The History of Scissors

It has been widely believed that Leonardo Da Vinci, the man who created the ideas for virtually everything, was responsible for the invention and use of scissors.

As much as Da Vinci was a genius, he did not create scissors. He focused more on naked statues and convoluted airplanes. Scissors were first seen in Egypt around 1500 B.C.; however, they were not really scissors.

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They actually closely resembled two wheat scythes that were glued together. Although this marked the first form of scissors, the true paradigm of modern-day scissors came around in Rome. Roman civilization was a plethora of different trades, careers, and luxuries. People were involved in dress-making, printing, philosophy, and cutting hair. Today, we view Rome as an advanced establishment, but this “advanced” notion wouldn’t have come around without scissors.

Imagine a dressmaker cutting cloth with a kitchen knife, or a barber wielding a bronze sword. The image that comes to mind is one of mutilated linen and customers with multiple bald patches. Because Romans used a pattern close to modern shears, they were the first to enjoy the bliss of clean, neat, haircuts. In 1761, Robert Hinchcliffe of Sheffield began to use cast steel to make scissors, as opposed to the original iron or steel. This highly durable material could withstand extreme force from angry users, was lightweight, and also very efficient.

Soon, he began running a successful scissor-making business in London, which soon blossomed into popularity. Meanwhile, a couple oceans away in China, a Chinese businessman named Zhao Xiao Quan was opening a small store. Inside this small store, he hammered away at iron mixed with a little steel, forming solid, good-quality scissors. His motto, “Good quality and excellent workmanship” showed how dedicated this man was. However, civil war began raging in China, and discord as wellas government interference brought Zhao Xiao Quan’s peaceful little shop to an abrupt close. He gave up his store and moved away, hoping to make a living elsewhere.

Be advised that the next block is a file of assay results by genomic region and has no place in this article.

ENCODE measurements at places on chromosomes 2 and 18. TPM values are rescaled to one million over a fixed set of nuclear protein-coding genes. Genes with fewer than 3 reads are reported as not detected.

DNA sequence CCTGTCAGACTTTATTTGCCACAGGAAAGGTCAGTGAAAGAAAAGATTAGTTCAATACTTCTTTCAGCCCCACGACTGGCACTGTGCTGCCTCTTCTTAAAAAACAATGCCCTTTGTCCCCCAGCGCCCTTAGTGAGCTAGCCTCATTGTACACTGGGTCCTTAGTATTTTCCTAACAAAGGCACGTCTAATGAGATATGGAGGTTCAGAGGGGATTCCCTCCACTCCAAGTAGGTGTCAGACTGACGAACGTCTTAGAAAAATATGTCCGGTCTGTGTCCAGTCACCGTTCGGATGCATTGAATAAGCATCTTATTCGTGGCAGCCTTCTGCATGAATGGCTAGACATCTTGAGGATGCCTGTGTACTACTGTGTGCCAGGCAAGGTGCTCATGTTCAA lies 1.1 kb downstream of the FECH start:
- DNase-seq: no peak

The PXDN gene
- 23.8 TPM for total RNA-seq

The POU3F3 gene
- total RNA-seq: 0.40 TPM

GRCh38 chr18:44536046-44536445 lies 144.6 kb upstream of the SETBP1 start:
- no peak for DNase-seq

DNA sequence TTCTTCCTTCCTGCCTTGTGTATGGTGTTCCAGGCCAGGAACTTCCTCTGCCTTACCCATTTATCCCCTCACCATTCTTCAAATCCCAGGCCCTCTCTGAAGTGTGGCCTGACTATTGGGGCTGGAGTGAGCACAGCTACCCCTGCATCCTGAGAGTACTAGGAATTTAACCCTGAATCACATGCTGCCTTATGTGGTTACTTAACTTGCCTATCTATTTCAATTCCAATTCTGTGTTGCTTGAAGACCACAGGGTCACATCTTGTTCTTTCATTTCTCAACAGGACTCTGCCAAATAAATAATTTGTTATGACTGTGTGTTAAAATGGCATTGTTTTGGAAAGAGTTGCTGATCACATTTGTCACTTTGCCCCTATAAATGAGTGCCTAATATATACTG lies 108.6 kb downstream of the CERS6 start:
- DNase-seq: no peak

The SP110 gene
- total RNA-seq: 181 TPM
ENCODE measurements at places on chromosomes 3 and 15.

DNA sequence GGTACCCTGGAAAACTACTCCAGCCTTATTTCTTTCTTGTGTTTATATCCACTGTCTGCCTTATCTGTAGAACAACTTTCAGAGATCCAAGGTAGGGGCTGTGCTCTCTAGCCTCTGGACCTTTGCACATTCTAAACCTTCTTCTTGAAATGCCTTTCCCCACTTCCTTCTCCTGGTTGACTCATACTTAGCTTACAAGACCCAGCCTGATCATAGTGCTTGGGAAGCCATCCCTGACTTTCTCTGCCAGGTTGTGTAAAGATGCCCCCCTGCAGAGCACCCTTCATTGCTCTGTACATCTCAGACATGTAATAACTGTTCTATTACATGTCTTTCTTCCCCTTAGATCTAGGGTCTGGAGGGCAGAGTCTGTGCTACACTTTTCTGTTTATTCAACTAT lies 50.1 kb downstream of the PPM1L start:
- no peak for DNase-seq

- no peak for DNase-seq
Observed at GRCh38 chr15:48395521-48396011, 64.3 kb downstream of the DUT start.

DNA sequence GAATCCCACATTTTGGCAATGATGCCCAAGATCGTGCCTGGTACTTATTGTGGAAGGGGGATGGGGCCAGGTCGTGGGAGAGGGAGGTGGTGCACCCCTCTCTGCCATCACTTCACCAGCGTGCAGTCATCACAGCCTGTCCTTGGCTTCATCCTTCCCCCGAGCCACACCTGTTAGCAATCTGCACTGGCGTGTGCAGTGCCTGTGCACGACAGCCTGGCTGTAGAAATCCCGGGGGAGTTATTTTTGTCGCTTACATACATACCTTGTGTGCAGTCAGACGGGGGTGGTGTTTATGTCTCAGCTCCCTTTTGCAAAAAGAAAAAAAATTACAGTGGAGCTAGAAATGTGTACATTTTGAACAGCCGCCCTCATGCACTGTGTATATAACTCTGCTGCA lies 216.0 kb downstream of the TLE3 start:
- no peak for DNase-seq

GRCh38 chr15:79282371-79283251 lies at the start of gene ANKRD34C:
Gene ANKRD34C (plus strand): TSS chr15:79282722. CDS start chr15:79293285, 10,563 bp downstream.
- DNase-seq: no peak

Thirteen generations later, Zhao Xiao Quan’s grand (x12) daughter sat in an office in her scissor factory, commanding an army of workers. This fit the very definition of mass production, so where did the “Good quality and excellent workmanship” go? Although Zhao Xiao Quan’s granddaughter made a good living, she had no financial ability to cut workers and live up to Zhao Xiao Quan’s standard. She had a solid and a steady income, but she had no pride in her products. This story has a happy ending, however. As the Chinese economy improved, Zhao Xiao Quan’s granddaughter was able to achieve the high quality and foreign exportation she’d wanted. Last year, the company sent their scissors to the Frankfurt Trade Fair.

Their scissors sat proudly next to Indian soaps and French curling irons, finally receiving the honor they deserved. Scissors have not had the respect they deserve in our lives, yet they have shaped the legacies of people like Zhao Xiao Quan and Robert Hinchcliffe. Scissors cut, chop, and snip their way through cloth, chickens, and even coleslaw. We can’t lead normal lives without them, even if we do have supercomputers or 3D printers. Scissors are important.

It’s a clean-cut fact.